Balance bottom line with nature, societyPublished 7:40pm Thursday, April 12, 2012
Mike Keen lives in a 1924 house with three closets and a one-car garage.
He and his wife agree that to curb clutter, for every item brought in, something is banished, leading to “simplified Saturdays,” when he gives away speakers, a blender or a leather satchel to maintain household balance.
Besides being a professor of sociology at Indiana University South Bend, Keen directs IUSB’s Center for a Sustainable Future, which brought him to Dowagiac Thursday to preach a “triple bottom line,” where profits balance with nature and society. He spoke to three civics classes, a topics class and a law class for Union High teacher Dan VandenHeede.
“Einsteins and Edisons of this century are not going to invent a new world, you’re going to reinvent in accordance with nature and principles of sustainability,” like modern efficient light bulbs. “We can’t use water or cut forests down faster than they can replenish themselves. Besides environmental concerns, there’s a social concern. We need everybody’s brains working together to get this planet back in balance. Nature is our bank account. If you draw out money without putting any in, eventually you’re bankrupt. We got here through creativity and that’s what we’ll harness to turn it around.”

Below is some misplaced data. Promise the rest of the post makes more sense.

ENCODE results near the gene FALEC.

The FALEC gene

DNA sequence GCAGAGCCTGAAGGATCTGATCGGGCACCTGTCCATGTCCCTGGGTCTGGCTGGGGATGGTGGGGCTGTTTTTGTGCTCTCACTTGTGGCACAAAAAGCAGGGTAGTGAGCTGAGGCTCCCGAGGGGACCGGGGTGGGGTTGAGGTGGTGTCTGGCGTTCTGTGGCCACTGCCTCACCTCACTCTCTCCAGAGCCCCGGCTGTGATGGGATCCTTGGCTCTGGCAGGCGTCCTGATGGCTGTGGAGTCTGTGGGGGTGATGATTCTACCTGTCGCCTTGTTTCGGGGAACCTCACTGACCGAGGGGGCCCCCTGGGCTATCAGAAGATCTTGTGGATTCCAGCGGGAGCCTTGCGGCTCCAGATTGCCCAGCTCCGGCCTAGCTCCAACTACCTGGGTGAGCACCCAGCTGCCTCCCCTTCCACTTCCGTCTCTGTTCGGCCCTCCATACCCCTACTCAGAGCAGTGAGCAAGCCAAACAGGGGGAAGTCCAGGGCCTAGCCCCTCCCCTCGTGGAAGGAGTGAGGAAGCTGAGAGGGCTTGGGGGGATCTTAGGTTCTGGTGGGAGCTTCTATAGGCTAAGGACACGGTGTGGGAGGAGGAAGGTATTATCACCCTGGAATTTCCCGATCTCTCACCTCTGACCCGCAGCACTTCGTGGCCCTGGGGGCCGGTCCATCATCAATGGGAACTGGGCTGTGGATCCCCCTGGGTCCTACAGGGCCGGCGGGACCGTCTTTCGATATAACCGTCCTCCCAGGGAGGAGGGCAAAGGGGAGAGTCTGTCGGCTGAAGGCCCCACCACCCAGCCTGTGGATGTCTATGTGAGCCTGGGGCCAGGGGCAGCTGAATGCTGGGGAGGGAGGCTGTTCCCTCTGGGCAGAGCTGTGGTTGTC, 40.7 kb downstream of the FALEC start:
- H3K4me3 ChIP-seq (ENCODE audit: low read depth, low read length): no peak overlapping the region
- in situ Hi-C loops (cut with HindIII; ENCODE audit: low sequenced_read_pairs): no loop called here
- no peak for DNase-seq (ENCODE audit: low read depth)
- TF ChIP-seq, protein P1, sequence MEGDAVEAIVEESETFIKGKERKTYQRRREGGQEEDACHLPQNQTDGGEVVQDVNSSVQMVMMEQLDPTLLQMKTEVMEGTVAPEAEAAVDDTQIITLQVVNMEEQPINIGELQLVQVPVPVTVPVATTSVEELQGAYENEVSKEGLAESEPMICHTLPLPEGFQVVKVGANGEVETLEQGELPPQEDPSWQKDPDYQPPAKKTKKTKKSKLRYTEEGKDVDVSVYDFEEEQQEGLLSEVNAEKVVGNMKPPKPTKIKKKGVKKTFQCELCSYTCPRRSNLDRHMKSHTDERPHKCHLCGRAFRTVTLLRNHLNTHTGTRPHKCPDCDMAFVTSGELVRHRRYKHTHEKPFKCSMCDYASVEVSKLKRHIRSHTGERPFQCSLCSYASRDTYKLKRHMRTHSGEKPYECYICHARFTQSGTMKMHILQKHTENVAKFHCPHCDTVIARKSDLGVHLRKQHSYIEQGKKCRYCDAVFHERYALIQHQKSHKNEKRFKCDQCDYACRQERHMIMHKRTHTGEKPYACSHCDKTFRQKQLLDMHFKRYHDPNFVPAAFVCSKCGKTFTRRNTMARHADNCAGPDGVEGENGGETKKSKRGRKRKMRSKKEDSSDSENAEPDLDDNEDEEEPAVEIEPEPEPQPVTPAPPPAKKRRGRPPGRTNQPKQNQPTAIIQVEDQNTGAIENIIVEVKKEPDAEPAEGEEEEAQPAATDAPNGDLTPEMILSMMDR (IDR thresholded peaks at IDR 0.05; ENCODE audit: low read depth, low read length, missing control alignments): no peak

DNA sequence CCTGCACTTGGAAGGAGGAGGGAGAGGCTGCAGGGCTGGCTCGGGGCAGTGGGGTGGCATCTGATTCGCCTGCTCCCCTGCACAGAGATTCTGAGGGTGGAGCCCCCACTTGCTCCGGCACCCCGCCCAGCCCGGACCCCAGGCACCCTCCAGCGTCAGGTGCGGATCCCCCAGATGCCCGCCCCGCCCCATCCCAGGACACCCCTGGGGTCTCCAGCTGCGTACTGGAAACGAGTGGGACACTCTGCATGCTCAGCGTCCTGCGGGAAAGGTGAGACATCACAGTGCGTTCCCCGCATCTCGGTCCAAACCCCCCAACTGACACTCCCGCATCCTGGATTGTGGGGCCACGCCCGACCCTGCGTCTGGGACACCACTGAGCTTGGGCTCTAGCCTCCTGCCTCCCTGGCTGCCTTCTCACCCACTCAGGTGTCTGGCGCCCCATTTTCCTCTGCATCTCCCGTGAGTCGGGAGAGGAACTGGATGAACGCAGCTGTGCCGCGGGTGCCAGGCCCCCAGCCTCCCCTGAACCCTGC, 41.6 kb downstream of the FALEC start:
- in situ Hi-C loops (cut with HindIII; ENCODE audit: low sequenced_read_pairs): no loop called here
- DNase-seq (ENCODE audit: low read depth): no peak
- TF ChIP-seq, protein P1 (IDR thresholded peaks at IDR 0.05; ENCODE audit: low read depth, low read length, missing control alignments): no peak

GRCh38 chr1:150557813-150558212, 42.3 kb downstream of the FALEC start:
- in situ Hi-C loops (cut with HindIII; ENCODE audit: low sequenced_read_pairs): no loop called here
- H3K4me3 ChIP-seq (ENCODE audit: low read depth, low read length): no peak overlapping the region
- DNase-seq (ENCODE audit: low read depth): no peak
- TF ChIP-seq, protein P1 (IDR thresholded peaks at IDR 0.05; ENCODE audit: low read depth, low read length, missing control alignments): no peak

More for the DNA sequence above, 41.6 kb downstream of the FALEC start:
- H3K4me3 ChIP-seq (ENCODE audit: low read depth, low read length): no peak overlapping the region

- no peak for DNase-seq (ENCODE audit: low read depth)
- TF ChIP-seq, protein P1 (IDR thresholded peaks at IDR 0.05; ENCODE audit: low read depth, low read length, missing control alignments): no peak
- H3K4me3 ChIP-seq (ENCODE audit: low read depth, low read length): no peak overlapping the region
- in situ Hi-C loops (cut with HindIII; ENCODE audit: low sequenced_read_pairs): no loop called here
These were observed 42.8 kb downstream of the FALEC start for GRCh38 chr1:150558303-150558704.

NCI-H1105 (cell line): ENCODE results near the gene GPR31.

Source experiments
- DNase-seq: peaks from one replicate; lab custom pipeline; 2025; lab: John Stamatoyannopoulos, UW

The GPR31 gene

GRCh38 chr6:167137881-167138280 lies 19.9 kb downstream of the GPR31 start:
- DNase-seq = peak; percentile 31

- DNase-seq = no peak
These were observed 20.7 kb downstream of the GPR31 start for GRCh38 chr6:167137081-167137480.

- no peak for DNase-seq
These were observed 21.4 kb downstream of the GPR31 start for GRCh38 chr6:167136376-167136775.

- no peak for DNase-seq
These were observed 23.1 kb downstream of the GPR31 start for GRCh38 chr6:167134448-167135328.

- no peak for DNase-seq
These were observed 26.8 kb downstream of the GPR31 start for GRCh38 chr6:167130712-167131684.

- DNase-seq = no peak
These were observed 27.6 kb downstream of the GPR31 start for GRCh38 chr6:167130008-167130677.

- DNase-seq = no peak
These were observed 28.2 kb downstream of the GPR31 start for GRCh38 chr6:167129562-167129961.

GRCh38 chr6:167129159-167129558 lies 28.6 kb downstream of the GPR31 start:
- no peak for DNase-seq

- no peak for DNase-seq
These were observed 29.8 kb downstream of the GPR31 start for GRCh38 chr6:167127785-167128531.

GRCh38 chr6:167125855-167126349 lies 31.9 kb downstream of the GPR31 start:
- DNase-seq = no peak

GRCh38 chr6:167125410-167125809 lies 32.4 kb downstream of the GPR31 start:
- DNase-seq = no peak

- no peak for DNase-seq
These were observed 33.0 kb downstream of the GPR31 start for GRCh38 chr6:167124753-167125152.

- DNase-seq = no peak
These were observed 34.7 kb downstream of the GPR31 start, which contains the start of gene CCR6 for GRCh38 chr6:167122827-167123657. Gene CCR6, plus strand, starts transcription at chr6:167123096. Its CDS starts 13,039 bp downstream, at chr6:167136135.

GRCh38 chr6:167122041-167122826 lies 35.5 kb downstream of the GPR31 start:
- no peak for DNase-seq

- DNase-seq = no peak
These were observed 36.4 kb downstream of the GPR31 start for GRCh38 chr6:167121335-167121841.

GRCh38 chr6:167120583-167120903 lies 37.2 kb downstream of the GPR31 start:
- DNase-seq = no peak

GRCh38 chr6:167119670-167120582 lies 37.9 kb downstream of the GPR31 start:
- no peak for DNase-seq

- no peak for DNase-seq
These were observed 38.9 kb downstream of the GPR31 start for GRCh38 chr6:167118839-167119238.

Like a terrarium, Earth is a closed recycling system. Water evaporates into clouds and returns to aquifers as rain. Plants need carbon for photosynthesis, which converts carbon dioxide back into breathable oxygen.
“If we can keep this system in balance,” he said, “we can continue to survive generation after generation. Nature doesn’t throw anything away. Leaves decompose into the soil as nutrients. Animals that die in the woods get eaten.
“For nature, waste is food. We turn sun into energy we use, whether electricity, burning fossil fuels, windmills or solar panels. Since the industrial revolution human beings have been sucking fossil fuels from Earth’s crust and burning them, which increases the carbon level faster than it can regenerate itself and upsetting weather patterns. We can’t continue to increase stuff we dig out of the crust and put into our atmosphere.”
Until the 1930s, “We were largely a wind, wood, water and wool society,” Keen said. “You could re-use everything in this room. With plastics, we should recapture everything we can and develop new computers that don’t use as much of this stuff. Apple is coming to our campus May 11-12, picking up electronics for free and putting them back into the resource stream — not taking them to a dump.”
Houses since the 1950s have grown in “closets, basements and garages because we want to fill them with stuff.”
Real change takes time, such as weaning off fossil fuels, but Keen expects renewable sources to meet more than half of energy needs by 2050.